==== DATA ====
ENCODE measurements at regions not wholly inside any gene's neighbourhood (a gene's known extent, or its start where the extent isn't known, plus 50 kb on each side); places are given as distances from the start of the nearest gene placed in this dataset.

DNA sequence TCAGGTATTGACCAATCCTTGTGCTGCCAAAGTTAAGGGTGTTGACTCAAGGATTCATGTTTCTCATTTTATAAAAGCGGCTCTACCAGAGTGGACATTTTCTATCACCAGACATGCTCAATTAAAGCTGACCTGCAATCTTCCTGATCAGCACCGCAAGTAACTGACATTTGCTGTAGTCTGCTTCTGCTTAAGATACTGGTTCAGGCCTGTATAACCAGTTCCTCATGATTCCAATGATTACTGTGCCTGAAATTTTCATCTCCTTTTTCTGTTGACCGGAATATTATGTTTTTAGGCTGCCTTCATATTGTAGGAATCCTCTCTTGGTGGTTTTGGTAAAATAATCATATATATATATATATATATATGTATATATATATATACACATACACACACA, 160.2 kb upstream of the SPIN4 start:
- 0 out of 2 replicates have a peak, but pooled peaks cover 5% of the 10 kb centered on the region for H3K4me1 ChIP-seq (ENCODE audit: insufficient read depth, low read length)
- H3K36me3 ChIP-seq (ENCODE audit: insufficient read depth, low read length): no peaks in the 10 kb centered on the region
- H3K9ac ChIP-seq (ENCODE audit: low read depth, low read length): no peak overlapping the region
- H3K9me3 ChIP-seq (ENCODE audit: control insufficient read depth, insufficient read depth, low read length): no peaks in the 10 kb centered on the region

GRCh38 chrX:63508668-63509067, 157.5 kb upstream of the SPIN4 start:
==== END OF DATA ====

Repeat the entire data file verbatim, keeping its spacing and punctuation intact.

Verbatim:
ENCODE measurements at regions not wholly inside any gene's neighbourhood (a gene's known extent, or its start where the extent isn't known, plus 50 kb on each side); places are given as distances from the start of the nearest gene placed in this dataset.

DNA sequence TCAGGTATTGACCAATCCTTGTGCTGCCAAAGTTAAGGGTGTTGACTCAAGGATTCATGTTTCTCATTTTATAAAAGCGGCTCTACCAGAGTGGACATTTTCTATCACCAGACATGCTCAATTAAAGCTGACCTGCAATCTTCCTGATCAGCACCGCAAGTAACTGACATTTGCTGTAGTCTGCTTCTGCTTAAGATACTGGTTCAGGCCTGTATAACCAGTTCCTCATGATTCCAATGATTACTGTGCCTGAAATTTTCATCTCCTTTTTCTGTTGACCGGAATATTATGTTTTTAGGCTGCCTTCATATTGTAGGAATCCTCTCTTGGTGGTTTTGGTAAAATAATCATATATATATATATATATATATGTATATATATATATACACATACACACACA, 160.2 kb upstream of the SPIN4 start:
- 0 out of 2 replicates have a peak, but pooled peaks cover 5% of the 10 kb centered on the region for H3K4me1 ChIP-seq (ENCODE audit: insufficient read depth, low read length)
- H3K36me3 ChIP-seq (ENCODE audit: insufficient read depth, low read length): no peaks in the 10 kb centered on the region
- H3K9ac ChIP-seq (ENCODE audit: low read depth, low read length): no peak overlapping the region
- H3K9me3 ChIP-seq (ENCODE audit: control insufficient read depth, insufficient read depth, low read length): no peaks in the 10 kb centered on the region

GRCh38 chrX:63508668-63509067, 157.5 kb upstream of the SPIN4 start: